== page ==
303. The majority of forced marriage cases known to the British authorities affect British nationals with a cultural background in South Asia, though forced marriage is recognised as not being a specifically Muslim issue. Islamabad handles the largest number of forced marriage cases of any UK visa post. As at 8 February 2006 Islamabad had 299 forced marriage cases outstanding, in the following categories:

304. A number of measures have been taken recently to deal with forced marriage cases.[317] In January 2005 the Home Office and FCO established a new joint Forced Marriage Unit which provides confidential support and information, publishes guidelines for professionals in the field and undertakes preventative outreach work amongst professionals and particular communities. The FCO website sets out what help is available for people at risk of forced marriage. Anyone who fears that they, or someone they know, may be forced into a marriage overseas are advised to contact the Forced Marriage Unit, on a confidential basis. On 16 March 2006 the Forced Marriage Unit launched a national publicity campaign involving a series of radio and press adverts, TV fillers and poster campaigns, aimed at increasing awareness of the issues surrounding forced marriage.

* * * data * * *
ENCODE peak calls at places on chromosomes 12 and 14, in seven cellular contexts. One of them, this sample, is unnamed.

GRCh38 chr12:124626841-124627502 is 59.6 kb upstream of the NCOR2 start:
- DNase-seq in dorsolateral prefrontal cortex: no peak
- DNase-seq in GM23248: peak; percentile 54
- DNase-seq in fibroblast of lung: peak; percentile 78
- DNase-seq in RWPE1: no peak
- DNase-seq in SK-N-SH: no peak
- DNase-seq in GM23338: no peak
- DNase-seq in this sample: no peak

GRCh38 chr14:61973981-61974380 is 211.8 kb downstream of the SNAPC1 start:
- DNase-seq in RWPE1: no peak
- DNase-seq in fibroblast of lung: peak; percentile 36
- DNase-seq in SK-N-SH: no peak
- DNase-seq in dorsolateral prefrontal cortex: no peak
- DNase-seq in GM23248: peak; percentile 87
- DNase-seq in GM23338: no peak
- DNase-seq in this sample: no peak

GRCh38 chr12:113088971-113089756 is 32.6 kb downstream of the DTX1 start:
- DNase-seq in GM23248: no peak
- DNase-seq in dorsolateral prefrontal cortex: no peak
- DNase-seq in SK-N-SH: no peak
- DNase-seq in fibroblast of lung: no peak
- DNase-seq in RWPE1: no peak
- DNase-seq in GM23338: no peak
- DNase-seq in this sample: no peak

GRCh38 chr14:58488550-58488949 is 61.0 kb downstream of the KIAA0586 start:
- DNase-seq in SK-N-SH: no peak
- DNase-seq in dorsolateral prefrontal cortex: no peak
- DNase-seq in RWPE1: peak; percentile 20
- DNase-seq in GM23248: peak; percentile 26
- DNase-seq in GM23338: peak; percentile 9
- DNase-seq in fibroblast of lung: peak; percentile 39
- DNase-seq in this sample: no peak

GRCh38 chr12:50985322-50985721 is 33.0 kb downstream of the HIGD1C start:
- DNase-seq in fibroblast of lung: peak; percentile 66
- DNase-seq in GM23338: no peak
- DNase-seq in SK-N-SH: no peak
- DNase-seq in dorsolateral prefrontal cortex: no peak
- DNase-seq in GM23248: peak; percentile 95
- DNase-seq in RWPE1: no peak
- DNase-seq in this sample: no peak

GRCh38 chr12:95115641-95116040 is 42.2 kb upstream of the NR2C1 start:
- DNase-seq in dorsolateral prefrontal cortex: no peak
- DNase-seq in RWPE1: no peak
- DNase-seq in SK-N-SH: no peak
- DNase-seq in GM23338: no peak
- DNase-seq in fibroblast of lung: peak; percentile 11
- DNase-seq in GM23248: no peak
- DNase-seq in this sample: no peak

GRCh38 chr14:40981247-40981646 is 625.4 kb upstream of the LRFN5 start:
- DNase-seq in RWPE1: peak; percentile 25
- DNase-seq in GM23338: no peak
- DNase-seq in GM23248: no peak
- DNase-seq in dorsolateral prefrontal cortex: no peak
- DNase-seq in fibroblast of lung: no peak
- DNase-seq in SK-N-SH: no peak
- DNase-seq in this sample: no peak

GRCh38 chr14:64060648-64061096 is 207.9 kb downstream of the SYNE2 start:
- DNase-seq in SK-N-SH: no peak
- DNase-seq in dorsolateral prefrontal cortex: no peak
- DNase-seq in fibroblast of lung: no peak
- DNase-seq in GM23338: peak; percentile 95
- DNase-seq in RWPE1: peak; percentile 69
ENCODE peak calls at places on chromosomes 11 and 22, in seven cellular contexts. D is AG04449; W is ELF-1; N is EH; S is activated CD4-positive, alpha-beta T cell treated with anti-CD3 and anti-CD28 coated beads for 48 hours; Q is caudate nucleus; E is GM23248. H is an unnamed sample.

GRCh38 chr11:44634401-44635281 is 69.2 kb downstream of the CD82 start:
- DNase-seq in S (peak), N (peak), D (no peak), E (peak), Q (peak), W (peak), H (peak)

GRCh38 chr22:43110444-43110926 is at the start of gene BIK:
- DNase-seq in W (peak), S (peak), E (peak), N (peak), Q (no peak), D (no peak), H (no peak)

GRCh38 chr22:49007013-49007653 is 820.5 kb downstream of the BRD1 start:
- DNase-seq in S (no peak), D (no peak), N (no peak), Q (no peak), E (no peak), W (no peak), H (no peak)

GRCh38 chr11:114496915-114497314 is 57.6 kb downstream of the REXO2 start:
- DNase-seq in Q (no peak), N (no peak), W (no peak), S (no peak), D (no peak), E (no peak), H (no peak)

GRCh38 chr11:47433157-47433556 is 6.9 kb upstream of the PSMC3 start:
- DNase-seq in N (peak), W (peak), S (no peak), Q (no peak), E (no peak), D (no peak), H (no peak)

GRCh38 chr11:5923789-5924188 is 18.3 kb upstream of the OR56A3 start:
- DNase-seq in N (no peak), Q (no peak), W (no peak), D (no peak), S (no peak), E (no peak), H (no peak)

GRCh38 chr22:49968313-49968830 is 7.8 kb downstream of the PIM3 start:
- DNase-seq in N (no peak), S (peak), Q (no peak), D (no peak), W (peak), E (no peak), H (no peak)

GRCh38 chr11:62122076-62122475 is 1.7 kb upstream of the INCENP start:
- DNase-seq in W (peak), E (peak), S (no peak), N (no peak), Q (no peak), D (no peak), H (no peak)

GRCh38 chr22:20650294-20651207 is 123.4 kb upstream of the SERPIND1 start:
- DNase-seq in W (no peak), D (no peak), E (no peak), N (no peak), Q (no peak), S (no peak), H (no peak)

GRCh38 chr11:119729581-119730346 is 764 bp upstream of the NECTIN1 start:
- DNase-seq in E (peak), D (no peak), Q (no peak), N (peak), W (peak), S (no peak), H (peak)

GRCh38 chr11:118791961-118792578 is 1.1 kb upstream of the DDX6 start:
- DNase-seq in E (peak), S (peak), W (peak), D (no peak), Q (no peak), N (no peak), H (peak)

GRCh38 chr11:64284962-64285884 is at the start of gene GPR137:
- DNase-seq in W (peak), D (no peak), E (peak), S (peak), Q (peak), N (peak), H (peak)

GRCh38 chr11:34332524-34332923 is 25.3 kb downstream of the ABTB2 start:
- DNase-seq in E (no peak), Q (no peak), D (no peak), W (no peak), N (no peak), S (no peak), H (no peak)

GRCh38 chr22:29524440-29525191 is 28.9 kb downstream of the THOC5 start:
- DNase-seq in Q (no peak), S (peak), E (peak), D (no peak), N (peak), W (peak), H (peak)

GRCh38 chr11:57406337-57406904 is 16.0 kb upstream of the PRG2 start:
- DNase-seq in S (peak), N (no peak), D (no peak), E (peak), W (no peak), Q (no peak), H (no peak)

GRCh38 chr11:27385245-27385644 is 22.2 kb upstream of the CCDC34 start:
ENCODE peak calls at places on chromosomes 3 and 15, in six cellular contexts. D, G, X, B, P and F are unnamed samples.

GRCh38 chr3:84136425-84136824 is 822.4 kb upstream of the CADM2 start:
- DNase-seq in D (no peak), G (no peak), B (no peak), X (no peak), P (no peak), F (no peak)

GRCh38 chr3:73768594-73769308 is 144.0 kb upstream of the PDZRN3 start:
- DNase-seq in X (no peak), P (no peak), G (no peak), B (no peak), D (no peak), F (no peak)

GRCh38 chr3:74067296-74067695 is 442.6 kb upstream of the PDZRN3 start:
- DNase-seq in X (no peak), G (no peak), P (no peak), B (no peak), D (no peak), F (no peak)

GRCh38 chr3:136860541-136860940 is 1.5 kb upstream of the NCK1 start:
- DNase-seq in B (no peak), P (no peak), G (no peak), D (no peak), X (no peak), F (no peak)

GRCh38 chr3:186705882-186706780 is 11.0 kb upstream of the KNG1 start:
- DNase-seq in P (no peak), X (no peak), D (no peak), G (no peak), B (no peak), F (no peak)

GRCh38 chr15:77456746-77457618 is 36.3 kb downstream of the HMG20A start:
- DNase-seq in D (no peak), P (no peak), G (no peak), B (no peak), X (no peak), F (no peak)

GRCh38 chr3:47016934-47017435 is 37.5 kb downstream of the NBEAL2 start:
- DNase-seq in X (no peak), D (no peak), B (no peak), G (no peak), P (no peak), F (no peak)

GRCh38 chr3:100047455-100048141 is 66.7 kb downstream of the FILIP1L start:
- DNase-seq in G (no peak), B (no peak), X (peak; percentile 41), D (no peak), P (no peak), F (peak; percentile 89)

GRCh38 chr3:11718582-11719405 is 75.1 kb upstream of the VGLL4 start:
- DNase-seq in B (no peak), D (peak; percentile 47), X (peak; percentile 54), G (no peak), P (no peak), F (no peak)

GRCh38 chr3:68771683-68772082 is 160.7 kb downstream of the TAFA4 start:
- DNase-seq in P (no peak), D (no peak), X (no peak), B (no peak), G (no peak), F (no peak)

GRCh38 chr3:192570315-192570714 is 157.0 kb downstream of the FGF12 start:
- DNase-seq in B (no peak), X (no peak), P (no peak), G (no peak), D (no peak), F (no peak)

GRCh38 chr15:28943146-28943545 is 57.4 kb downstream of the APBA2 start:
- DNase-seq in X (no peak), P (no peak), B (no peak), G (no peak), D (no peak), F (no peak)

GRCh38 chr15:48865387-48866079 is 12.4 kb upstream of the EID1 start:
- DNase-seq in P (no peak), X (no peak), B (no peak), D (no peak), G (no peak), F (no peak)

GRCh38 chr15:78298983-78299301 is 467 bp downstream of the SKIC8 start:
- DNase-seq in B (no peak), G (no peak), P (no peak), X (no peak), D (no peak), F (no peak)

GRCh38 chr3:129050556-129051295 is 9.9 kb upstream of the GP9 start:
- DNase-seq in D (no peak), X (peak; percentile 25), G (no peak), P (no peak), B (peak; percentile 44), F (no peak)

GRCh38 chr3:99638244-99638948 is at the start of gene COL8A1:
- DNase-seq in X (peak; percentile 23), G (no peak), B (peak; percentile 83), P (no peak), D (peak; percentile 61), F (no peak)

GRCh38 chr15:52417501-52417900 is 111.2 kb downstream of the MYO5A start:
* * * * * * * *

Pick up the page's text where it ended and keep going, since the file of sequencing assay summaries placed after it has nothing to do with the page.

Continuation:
305. Five ECOs in Islamabad deal with the immigration side of forced marriage. In addition, we were told, a Consular Immigration Link Team has been established to work in a secure environment to protect vulnerable clients in partnership with a local NGO. The protection system in place includes a refuge in Islamabad (in cooperation with the local NGO) with guards outside. Victims are escorted to the airport and on arrival at Gatwick or Heathrow they are fast-tracked through passport controls as well as being met by an NGO or by the police. Arrangements can be made for them to stay in women's refuges.

306. The IND has specialist expertise in interviewing techniques for cases involving marriage. Forced marriages can be reported to the Managed Migration Intelligence Unit who can mark up files with this information so that it is taken into account in any future application for settlement, but it is not clear whether any positive action is taken to remove people from the UK as a result, partly because those who provide the information are not kept informed of the outcome see (paragraph 315 below).

307. Applications for spouses' visas or leave to remain can be refused on the basis of evidence from a reluctant sponsor, but we were told repeatedly that this is possible only if he or she is willing to make the objections public, which may be very difficult.[318] If an application is refused on the basis of anonymous information it is very hard to uphold on appeal.